# The percentage of unknown words indicator uses the wrong metric in my humble opinion

Okay, so this may seem nitpicky, but hear me out: I just noticed that the percentage of unknown words displayed on the lesson and course info – which could be a very useful feature – may be using the wrong metric or implementation. It seems to be calculating the % unknown words out of all the unique words present in a course, and not out of the total words present.

Meaning, if a book has, say, 100,000 total words, made out of 15,000 unique words, and one doesn’t know 1,500 of those words, the % indicator will say 10% Unknown.

Though this may seem right at first glance, when the 1,500 unknown words are calculated against 100K total that would make it 1.5% unknown – which I think is the actually accepted metric when it comes to reading comprehension.

The rule of thumb of unassisted reading is once the percentage of unknown words fall below 2%, the reader can deduct the yet unfamiliar words from context. However this formula uses the total words vs. unknown metric, assuming that at 2%, one out of every 50 total words read would be unknown. And at the 1.5% example above, one out of every 66.7 total words read would be unknown.

I think the percentage of unknown words indicator here should be measuring our progress towards reaching that 2% goal, but with its current implementation it doesn’t seem to be a useful indication of that, since it doesn’t follow the accepted metric of reading comprehension.

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We had a similar thread before where we discussed this and our conclusion was that current metrics system actually makes more sense. I’ll try to find that thread and re-read it to refresh my memory.

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Speaking of percentages, could it be that the calculations aren’t right? I’ve had many courses where the percentage of the course as a whole is way higher than for any of the lessons. How can a course have say 25% new words when each lesson only has about 10-20%?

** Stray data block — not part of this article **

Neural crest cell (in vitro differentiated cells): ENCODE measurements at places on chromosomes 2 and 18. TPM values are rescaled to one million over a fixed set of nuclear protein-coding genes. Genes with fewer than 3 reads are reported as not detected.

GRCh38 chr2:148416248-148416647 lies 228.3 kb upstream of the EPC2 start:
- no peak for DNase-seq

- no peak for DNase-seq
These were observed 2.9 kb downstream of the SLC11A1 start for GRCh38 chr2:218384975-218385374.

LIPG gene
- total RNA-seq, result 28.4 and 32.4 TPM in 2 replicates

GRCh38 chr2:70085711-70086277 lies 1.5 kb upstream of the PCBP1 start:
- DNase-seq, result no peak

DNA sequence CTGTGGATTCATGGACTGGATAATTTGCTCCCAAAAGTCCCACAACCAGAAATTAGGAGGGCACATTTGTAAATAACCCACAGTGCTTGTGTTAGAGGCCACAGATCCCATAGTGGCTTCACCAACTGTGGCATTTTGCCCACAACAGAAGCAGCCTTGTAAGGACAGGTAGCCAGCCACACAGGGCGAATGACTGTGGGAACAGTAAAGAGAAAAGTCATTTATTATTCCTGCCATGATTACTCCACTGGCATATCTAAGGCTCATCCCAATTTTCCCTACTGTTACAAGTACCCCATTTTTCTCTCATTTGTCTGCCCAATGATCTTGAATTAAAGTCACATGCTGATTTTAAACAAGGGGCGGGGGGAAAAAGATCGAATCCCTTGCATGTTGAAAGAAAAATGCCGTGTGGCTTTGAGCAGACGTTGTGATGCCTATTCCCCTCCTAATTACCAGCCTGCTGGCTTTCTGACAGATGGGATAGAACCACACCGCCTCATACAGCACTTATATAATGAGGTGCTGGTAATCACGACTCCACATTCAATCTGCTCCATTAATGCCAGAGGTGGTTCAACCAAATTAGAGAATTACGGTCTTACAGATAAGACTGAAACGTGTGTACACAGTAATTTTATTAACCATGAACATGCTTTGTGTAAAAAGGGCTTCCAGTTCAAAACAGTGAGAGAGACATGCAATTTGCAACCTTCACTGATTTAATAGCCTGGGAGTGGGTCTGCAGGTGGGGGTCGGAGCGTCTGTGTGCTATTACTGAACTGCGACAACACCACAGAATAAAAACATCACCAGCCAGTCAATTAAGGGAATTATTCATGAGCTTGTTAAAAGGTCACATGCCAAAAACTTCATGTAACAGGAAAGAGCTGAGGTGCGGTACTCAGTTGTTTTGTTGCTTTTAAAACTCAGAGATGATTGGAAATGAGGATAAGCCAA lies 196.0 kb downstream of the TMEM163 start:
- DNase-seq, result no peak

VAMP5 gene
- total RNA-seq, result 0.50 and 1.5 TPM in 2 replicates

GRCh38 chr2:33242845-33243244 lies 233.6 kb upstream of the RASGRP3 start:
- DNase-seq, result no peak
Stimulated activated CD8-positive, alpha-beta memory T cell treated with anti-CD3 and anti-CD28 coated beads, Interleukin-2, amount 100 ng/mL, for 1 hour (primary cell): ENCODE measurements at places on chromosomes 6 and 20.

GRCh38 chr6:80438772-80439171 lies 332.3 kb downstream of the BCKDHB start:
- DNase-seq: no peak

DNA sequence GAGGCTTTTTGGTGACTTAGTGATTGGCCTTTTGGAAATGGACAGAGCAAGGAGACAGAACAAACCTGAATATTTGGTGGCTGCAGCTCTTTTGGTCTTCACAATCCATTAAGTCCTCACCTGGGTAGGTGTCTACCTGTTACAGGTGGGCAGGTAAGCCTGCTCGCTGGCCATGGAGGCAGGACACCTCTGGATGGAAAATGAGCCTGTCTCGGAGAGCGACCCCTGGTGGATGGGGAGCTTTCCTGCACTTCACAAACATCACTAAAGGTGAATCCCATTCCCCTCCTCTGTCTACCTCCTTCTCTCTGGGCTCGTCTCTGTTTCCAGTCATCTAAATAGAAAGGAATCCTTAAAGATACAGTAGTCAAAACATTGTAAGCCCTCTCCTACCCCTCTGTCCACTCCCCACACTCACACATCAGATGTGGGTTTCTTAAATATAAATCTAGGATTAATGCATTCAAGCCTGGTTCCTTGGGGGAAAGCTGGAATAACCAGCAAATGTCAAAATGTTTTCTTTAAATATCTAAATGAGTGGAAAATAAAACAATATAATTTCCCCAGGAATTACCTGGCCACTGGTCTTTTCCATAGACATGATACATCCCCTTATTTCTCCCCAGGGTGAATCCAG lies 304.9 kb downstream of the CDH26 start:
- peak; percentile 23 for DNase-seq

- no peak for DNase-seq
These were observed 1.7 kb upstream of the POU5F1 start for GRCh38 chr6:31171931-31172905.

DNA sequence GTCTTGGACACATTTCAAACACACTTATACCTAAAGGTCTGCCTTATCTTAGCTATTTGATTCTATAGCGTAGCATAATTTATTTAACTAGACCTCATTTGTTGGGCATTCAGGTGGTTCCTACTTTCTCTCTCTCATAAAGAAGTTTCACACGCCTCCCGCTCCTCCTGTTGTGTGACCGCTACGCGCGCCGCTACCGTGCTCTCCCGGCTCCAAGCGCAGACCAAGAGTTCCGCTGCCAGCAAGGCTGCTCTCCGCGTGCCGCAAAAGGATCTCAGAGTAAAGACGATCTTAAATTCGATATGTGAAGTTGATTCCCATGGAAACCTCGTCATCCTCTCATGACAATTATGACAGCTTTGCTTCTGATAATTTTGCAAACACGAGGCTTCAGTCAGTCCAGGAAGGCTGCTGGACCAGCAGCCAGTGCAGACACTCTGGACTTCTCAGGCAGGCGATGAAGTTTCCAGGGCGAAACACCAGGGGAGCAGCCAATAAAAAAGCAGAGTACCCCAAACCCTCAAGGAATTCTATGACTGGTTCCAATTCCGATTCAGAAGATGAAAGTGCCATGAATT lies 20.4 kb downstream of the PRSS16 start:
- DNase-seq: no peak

I totally disagree with you. I prefer to know how many words I don’t know out of unique words, for example, a text with 1000 words, 50 unique words and I don’t know 25, i.e. 50%. Using the unique words, I can notice that it is a way too difficult text for me, but if we analyze like your metric, it would be like 2,5%. That induces me to think that it’s an easy text for me when, in reality, it isn’t. So, I disagree with you. I need to know how many words I literally don’t know in a text.

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I hear you, but the problem with that is that metric technically only benefits you in the very early stages – when it’s actually less useful since everything is difficult to read at that point.

And the higher your vocab gets, all the less useful of an indication this mesure of % becomes because reading comprehension is not measured by that metric by the relevant studies and references. And most importantly, it is not experienced by that metric.

I’d recommend everyone to check out:

Hu and Nation (2000) https://nflrc.hawaii.edu/rfl/PastIssues/rfl131hsuehchao.pdf

Laufer (2010) https://files.eric.ed.gov/fulltext/EJ887873.pdf

In these studies, and every other academic study that you will find, reading comprehension is found to be a correlation of a percentage of known words out of the total word count of the text and not the unique word count of the text.

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As the high frequency words, which are more likely known, are repeated through the course the number of known words grows more slowly than the number of less frequent words because a word that is expressed multiple times is treated as appearing once…